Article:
Skydiving for sport or recreation is among the most popular ways mankind has devised to laugh in the face of our own mortality. As insane as it might sound to jump out of a perfectly good airplane, somewhere in the neighborhood of 350,000 jumpers execute close to 3 million jumps each year in the United States alone.
With more than 8,200 people jumping out of planes each day in the U.S., the fact that the news cycle isn’t inundated with thrill seeker obituaries is a testament to just how safe we’ve managed to make falling from the sky at 120 miles per hour. In fact, according to expert estimates, you have around a 1 in 100,000 chance of dying if you were to go skydiving tomorrow.
That’s a big number, so for added reference, consider this: according to the National Safety Council, you have about a 1 in 96,691 chance of being convicted of a crime and executed in the United States. Of course, there are circumstances that can dramatically increase the risks associated with skydiving. Often, experienced jumpers identify and eliminate these risks ahead of time… but there are some things there’s just no planning for.
Such was the case for Christopher Jones back in 2015. Midway through an Accelerated Free Fall program, Jones departed the aircraft just as he had each time before, but as he fell past 9,000 feet, he suddenly had a seizure.
“Halfway through the skydive, he had a seizure and rolled onto his back,” WA Skydiving Academy business manager and chief instructor Robin O’Neill told the media.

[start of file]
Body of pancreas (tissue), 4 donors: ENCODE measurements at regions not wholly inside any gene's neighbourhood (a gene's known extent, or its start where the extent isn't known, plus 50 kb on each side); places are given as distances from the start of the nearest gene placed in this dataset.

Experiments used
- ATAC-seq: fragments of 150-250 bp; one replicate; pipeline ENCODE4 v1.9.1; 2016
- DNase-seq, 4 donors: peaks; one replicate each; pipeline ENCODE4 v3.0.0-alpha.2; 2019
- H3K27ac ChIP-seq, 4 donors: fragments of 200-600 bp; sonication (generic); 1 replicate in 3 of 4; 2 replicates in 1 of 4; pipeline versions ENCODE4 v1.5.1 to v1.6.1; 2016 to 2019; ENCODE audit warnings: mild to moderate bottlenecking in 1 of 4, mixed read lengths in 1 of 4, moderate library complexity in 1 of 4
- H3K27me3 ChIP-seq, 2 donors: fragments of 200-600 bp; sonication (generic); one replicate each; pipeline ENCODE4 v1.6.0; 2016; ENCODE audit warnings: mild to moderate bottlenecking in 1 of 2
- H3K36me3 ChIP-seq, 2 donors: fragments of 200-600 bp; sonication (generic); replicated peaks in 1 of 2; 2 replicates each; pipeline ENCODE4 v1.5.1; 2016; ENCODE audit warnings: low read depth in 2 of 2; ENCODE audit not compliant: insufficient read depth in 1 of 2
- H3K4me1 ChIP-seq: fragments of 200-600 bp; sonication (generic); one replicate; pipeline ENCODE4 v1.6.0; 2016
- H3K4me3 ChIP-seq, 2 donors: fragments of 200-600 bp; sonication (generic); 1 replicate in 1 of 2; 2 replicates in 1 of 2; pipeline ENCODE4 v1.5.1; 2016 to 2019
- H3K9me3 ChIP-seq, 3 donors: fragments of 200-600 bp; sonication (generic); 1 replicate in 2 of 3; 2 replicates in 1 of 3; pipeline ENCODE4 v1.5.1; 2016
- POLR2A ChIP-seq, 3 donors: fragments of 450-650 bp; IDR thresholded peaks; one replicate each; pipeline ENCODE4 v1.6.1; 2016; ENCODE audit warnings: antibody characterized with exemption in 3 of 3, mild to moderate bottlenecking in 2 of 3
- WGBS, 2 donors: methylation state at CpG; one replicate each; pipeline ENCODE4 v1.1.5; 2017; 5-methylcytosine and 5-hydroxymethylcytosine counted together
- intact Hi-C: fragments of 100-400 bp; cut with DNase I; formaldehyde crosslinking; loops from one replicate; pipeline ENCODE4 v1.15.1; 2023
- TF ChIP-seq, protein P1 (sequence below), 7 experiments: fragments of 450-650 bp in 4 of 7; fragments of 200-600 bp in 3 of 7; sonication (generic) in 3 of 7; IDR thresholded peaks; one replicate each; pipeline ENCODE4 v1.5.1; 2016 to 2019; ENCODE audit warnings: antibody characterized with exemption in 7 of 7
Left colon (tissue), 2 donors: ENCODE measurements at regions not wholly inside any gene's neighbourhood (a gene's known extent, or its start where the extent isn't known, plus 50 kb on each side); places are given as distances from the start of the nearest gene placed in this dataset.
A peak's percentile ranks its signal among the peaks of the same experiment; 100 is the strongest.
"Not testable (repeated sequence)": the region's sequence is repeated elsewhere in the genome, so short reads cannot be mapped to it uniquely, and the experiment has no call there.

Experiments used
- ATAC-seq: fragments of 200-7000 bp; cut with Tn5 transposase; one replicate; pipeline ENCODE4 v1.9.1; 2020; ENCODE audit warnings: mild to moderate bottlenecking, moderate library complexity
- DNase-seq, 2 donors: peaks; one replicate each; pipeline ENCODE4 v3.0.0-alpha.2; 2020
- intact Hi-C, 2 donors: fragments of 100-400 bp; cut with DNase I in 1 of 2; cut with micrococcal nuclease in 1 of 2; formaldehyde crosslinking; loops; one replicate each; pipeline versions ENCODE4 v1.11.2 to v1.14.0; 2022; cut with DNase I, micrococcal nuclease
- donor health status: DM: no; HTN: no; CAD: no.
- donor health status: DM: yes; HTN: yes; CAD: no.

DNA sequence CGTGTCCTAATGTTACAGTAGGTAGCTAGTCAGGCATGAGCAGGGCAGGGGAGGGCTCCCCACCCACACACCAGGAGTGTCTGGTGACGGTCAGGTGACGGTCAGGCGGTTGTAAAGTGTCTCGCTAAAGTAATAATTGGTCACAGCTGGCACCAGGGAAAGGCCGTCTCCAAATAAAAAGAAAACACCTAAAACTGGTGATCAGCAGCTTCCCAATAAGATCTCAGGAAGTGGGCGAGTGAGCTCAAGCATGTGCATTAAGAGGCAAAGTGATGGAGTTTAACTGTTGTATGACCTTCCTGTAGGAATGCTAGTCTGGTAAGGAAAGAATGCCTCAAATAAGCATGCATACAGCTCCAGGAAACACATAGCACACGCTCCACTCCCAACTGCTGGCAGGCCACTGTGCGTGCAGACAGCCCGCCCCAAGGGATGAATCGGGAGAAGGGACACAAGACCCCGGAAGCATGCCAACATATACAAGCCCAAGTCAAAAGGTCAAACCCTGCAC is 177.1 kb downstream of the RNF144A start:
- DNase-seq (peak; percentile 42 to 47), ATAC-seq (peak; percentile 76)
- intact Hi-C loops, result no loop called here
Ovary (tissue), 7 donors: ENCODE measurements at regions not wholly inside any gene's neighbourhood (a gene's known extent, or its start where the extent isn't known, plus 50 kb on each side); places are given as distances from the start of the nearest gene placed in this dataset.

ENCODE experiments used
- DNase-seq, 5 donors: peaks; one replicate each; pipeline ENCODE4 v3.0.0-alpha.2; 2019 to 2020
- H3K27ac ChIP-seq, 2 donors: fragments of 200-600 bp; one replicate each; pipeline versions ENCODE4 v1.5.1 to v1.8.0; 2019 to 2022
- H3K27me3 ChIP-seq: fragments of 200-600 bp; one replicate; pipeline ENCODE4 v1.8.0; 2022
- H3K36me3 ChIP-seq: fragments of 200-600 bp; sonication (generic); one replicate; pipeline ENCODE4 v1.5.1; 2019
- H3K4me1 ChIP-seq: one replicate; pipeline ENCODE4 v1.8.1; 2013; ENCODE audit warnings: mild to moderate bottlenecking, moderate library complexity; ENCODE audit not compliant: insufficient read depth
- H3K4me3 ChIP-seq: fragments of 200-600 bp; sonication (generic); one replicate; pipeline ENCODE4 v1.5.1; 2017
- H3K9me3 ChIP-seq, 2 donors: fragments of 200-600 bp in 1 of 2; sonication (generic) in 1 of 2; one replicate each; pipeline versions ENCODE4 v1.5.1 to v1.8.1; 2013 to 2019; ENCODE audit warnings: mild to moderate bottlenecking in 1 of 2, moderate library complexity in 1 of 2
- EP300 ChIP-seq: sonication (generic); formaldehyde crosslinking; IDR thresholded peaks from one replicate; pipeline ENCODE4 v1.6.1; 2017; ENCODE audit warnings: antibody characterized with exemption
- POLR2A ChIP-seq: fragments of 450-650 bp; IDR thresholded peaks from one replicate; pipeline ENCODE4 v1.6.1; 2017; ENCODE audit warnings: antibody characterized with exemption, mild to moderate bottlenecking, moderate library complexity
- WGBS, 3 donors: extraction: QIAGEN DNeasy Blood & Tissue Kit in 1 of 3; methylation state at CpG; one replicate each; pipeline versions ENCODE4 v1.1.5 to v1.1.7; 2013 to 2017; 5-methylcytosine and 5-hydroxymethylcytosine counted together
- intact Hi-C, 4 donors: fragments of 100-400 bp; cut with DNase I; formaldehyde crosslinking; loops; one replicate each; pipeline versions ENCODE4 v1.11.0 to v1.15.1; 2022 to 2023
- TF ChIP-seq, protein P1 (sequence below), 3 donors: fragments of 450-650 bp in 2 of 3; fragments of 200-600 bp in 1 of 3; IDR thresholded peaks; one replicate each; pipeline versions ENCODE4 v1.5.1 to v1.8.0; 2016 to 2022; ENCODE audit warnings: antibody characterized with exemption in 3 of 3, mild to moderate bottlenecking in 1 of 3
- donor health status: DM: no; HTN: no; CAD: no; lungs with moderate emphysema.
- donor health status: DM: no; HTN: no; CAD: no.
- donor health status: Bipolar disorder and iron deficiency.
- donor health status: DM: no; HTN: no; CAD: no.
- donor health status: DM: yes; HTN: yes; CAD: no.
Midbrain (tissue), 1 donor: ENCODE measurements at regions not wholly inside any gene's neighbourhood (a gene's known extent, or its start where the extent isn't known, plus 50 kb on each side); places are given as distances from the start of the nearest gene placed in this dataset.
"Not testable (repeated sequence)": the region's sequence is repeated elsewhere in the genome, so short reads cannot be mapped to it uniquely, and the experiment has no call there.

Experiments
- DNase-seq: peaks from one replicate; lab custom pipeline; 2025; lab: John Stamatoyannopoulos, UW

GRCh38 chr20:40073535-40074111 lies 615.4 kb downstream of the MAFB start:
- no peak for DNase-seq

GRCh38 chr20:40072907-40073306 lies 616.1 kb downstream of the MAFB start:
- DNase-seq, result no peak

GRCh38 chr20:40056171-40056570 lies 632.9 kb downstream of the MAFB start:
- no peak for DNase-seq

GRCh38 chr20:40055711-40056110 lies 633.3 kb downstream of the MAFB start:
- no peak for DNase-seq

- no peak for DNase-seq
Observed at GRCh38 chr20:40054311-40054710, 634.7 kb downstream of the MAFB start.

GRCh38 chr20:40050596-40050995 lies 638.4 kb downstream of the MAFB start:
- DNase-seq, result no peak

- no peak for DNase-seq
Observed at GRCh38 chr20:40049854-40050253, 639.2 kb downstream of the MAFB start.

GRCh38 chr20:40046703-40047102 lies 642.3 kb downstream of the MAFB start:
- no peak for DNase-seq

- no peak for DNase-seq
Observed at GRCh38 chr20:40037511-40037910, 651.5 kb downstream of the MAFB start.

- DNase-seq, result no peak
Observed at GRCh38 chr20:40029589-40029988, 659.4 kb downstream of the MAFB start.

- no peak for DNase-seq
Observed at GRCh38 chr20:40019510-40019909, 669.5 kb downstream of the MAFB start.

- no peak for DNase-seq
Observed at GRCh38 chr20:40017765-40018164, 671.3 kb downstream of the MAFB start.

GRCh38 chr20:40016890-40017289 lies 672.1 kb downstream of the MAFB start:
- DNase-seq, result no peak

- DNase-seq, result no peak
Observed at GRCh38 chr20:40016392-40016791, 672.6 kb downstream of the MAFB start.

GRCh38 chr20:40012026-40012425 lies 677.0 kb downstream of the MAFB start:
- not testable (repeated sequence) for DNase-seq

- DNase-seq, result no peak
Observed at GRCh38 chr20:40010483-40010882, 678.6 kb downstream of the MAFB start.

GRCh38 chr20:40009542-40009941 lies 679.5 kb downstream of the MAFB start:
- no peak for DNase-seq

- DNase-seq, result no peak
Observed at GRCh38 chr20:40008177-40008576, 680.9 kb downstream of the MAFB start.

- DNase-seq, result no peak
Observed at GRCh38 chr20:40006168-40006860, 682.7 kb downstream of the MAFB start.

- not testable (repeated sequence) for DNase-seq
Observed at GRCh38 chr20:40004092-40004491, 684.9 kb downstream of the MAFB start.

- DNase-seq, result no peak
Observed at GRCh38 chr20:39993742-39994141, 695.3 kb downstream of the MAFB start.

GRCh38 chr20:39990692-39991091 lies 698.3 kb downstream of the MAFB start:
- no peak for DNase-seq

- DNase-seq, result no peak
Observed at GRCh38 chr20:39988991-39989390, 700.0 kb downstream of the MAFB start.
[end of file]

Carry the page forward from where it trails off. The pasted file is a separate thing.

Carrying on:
Sheldon McFarlane, a jump master and instructor that jumped along with Jones, immediately recognized there was a problem. In the GoPro footage from McFarlane’s helmet camera, you can see as he makes one attempt to reach the distressed Jones and fails, before making a second pass and successfully pulling his chute open at about 4,000 feet.
“At no time was I worried he was going to hit the ground without a parachute, but given the circumstances and where we were I thought it would be better to get him under parachute earlier than later,” McFarlane said. “I managed to catch him on my second attempt and deploy his parachute.”
Jones, who was cleared for the jump by his doctor despite having epilepsy, wasn’t so dismissive of the incident. He called it, “possibly the scariest moment of my life,” in the video’s description on YouTube.
Watch the incredible footage below:
If you enjoyed this article, please consider supporting our Veteran Editorial by becoming a SOFREP subscriber. Click here to get 3 months of full ad-free access for only $1